A pilot project in Vancouver is being expanded across British Columbia after more than double the number of drug-addicted people stayed in treatment to prevent them from fatally overdosing.
The initiative led by the B.C. Centre for Excellence in HIV/AIDS and Vancouver Coastal Health uses the same strategy that helped drive down the province’s HIV and AIDS rates and manage patients with other chronic conditions such as diabetes.
Dr. Rolando Barrios, the centre’s senior medical director, said a revamped system of care involves a team of doctors, nurses and social workers who take simple steps such as calling patients who don’t show up for appointments and work and addressing other needs such as housing and employment.
Island Health said that four Vancouver Island clinics are participating. These include the Rapid Access Addiction Clinic in Victoria, the AIDS Vancouver Island clinics in the West Shore and Nanaimo and the Health Connections Clinic in the Comox Valley.
During Vancouver’s 12-month pilot project, 1,100 patients were prescribed suboxone, methadone or slow-release morphine to curb illicit-drug cravings and ward off withdrawal symptoms. After three months, seven out of 10 patients were still in treatment, up from three out of 10.
Barrios said retaining people who are addicted to opioids such as heroin and fentanyl in treatment is the biggest hurdle in the overdose crisis that has claimed 3,800 lives in B.C. from January 2016 to November 2018.
“We take for granted that people who are in treatment will come back to the office to renew their medication, then go to the pharmacy and pick it up,” said Barrios. “But we know that doesn’t happen.”
Suffering from drug use, mental illness of trauma, they might put themselves at risk of overdosing if they buy drugs from the street, he said.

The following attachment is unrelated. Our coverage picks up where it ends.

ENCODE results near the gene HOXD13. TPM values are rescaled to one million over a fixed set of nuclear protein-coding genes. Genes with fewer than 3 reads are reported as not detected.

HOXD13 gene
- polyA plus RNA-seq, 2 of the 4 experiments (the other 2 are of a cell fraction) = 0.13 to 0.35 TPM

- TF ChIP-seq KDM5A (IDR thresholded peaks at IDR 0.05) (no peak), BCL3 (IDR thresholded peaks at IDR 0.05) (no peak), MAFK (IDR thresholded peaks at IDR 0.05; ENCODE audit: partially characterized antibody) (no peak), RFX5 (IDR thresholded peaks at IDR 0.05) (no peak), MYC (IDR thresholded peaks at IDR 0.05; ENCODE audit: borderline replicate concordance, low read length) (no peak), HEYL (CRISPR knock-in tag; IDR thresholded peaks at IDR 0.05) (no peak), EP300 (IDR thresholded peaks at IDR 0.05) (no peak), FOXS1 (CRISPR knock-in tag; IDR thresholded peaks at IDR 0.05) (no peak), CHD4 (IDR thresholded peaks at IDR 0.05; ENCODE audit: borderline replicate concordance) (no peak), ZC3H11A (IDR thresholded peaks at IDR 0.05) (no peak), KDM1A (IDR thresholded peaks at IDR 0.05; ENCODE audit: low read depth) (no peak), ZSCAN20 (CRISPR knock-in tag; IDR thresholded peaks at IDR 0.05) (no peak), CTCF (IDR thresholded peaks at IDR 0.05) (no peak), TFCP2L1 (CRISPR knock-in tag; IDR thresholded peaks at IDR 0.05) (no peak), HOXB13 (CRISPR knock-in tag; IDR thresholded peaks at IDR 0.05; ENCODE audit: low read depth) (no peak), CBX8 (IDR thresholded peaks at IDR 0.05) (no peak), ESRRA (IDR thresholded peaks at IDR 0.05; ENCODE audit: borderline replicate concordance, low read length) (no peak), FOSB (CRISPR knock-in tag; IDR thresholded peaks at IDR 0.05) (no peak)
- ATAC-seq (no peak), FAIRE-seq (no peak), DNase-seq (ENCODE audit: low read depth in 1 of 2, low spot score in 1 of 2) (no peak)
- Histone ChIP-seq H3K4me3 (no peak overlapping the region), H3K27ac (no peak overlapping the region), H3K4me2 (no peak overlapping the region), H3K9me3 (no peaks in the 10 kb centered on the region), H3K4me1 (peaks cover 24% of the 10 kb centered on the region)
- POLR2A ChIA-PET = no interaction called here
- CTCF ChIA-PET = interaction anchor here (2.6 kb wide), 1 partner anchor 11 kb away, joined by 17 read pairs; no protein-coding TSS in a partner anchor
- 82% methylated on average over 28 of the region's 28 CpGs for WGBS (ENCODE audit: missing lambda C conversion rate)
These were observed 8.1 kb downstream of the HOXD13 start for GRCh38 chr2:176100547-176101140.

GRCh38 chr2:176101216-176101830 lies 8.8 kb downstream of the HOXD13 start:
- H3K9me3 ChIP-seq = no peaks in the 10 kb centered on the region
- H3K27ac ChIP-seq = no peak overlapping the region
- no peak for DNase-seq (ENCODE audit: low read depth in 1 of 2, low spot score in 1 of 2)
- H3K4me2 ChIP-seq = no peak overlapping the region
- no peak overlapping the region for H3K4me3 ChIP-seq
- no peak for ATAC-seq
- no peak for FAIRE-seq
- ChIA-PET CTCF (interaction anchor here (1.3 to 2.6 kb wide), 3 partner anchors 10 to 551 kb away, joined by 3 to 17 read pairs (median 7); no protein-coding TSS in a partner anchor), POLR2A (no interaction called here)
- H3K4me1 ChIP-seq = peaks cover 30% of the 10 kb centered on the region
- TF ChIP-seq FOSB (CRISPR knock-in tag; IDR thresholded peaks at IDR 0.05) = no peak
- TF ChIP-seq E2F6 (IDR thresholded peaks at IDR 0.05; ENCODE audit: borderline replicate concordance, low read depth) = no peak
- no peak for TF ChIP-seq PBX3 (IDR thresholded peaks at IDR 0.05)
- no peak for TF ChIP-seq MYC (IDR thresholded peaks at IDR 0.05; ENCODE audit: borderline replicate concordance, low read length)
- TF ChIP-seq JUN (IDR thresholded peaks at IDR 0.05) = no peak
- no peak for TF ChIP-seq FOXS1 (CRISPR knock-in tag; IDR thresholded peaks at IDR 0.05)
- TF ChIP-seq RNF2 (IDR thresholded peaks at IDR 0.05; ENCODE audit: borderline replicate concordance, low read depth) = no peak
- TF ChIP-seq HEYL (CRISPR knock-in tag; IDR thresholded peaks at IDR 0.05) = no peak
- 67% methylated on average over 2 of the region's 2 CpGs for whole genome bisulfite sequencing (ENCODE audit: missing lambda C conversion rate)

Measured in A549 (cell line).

The teams will remind patients when their medication is about to expire and have pharmacies connect with health-care teams when people don’t pick up their medications.
“We’re hoping that adherence to treatment will improve their overall outcomes and eventually, which we cannot document right now, will decrease overdose and mortality,” said Barrios.
People with opioid addictions tend of move a lot and migrate from place to place, he said.
“We’re actually creating a larger network of clinicians. So if my patients move to Vancouver Island, I know who to call to connect them,” said Barrios. “The whole idea is to keep them in life-saving treatment. We know suboxone and methadone actually prevent death.”
On Thursday, Health Canada approved Sublocade, which has the same active ingredient in Suboxone. It is taken once a month by injection.
“It’s still not here but there are really promising interventions that we need to get our teams ready to deliver,” said Barrios. “It takes an awful lot of time to come to the front line, for us to use it and treat people.”
Dr. Patricia Daly, chief medical health officer of public health for Vancouver Coastal, said lowering HIV rates involved setting targets to identify 90 per cent of patients in B.C. and keeping them on treatment.
“Most people who are dying are known to the health care system. They may even have started on treatment at some point in their lives but we’re doing a terrible job with retaining them on treatment, which probably needs to be, in some cases, lifelong or certainly for many years,” Daly said.
“We know that people with addiction relapse, that’s the norm, that it’s not necessarily a curable condition. They could be in long-term recovery but they need to stay on that treatment to prevent death.”
Guy Felicella battled a 20-year addiction to heroin and overdosed six times after fentanyl hit Vancouver’s Downtown Eastside. He finally sought opioid replacement treatment that had him taking suboxone for nine months, starting in 2013.
“What that provided was stability so I wasn’t hell-bent on using fentanyl every day,” he said, adding he now works in the neighbourhood to help others in the same grip of addiction, alongside a nurse who once saved his life.